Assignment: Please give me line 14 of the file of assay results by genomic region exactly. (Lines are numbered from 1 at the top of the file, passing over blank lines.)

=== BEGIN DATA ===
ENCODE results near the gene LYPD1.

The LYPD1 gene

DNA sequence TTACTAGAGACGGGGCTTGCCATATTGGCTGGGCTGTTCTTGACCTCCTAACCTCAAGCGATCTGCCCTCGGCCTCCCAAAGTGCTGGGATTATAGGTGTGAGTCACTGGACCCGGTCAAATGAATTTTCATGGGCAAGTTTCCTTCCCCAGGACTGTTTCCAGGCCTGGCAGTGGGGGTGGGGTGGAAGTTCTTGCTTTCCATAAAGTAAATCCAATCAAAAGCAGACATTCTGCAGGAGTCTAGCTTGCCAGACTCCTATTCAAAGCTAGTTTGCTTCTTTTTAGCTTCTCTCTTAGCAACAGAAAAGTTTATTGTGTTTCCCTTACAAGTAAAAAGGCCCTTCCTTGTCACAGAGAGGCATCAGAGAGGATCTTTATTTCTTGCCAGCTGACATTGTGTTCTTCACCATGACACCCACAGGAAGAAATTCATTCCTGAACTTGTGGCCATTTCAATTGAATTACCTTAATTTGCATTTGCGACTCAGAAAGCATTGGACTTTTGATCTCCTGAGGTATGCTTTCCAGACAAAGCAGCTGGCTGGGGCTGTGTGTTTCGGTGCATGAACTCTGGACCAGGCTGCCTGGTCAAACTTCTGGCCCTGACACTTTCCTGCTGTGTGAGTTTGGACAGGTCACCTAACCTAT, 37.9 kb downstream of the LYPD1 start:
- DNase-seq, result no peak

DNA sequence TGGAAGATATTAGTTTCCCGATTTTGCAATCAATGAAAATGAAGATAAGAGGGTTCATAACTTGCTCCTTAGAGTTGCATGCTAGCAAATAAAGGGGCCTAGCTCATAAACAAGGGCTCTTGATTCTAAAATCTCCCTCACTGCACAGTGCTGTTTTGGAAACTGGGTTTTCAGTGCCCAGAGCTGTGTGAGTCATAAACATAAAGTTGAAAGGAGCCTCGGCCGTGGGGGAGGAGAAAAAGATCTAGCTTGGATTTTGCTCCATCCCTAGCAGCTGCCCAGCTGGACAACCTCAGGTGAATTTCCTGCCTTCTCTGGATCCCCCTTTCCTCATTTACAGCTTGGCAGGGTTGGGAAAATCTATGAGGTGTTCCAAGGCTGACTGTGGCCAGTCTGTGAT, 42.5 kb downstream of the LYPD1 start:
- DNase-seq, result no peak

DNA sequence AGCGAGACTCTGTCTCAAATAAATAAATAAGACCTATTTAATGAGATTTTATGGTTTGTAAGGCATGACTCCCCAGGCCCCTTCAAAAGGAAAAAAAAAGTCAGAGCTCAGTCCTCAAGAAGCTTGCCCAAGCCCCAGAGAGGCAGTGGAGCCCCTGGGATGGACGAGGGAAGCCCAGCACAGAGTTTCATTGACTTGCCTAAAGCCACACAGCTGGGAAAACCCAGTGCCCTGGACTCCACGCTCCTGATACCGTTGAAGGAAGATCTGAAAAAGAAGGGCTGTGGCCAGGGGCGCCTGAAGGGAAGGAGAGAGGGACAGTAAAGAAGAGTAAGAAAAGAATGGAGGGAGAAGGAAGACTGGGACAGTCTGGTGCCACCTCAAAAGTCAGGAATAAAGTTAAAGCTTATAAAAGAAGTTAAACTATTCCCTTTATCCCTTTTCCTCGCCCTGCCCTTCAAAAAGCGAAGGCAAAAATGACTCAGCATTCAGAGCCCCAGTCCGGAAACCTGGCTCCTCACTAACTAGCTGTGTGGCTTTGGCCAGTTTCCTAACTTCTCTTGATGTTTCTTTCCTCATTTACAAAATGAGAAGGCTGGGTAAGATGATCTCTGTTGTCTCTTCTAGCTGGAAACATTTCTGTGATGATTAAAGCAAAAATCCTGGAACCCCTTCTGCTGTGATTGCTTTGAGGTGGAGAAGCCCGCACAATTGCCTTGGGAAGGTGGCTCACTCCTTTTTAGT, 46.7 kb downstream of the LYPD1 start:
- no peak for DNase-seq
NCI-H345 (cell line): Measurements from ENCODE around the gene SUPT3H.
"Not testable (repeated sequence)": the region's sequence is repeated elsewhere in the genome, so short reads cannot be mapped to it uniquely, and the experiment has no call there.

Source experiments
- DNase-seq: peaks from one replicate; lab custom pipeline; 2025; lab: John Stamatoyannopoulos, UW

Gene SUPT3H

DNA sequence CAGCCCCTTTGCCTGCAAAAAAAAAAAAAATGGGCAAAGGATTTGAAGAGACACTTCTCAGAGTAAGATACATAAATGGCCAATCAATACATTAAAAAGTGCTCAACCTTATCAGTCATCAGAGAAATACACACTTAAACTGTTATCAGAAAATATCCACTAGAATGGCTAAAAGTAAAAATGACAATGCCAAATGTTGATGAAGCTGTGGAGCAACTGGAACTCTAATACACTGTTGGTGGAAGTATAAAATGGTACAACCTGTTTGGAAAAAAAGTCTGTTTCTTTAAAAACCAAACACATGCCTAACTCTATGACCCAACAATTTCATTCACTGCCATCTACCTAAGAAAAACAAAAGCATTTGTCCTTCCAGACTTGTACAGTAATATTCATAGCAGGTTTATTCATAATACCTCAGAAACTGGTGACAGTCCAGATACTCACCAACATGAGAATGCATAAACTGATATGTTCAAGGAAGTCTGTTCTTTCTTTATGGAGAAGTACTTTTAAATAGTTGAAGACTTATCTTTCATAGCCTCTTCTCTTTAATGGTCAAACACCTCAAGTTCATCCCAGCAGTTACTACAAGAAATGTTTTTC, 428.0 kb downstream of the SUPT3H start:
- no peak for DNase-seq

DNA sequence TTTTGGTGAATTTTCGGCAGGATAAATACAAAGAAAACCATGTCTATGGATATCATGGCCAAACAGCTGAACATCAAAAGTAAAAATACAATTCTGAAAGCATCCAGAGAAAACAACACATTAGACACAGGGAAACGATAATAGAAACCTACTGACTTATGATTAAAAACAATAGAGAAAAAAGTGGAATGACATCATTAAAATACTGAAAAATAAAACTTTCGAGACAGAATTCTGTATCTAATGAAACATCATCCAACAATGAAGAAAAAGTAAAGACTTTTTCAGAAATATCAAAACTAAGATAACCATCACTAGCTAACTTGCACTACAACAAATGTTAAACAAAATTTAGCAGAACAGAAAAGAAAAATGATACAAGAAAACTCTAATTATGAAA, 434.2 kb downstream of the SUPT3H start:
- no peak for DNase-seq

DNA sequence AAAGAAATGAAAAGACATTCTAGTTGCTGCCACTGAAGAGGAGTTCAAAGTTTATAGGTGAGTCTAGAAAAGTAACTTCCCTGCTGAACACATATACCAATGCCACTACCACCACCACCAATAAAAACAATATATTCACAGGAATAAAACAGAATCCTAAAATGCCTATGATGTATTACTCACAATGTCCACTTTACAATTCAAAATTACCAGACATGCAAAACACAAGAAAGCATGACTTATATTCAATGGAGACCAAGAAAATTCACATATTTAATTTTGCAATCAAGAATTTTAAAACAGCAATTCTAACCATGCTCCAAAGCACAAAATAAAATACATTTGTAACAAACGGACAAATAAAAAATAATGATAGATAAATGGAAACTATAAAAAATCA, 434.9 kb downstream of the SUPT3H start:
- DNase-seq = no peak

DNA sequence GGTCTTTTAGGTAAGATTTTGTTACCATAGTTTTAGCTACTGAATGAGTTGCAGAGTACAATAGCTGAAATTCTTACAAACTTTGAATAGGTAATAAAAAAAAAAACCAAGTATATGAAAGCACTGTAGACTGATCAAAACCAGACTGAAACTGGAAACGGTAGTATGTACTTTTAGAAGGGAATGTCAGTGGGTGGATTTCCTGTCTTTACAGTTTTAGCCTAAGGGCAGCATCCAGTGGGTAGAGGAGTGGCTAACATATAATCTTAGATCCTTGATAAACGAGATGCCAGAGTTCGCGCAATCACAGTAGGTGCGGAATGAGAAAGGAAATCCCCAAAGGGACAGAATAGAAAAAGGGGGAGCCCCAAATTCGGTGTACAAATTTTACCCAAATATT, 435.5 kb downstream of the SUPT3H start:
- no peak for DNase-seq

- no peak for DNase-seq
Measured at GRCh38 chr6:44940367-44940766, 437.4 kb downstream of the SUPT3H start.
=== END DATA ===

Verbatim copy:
DNA sequence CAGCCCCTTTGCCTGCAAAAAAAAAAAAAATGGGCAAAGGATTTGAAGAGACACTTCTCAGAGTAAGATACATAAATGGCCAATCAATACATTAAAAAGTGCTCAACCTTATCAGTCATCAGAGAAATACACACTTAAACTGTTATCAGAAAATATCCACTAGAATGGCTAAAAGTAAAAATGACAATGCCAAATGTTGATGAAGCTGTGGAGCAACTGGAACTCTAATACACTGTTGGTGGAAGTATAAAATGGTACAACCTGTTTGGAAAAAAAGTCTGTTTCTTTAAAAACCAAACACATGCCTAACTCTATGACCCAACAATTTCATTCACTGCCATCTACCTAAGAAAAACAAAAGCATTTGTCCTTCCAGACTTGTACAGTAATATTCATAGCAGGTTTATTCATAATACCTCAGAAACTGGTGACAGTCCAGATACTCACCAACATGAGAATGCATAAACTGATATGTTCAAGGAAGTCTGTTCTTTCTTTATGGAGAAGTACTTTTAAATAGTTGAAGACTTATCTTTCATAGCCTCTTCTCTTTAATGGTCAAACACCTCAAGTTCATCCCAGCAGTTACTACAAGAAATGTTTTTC, 428.0 kb downstream of the SUPT3H start: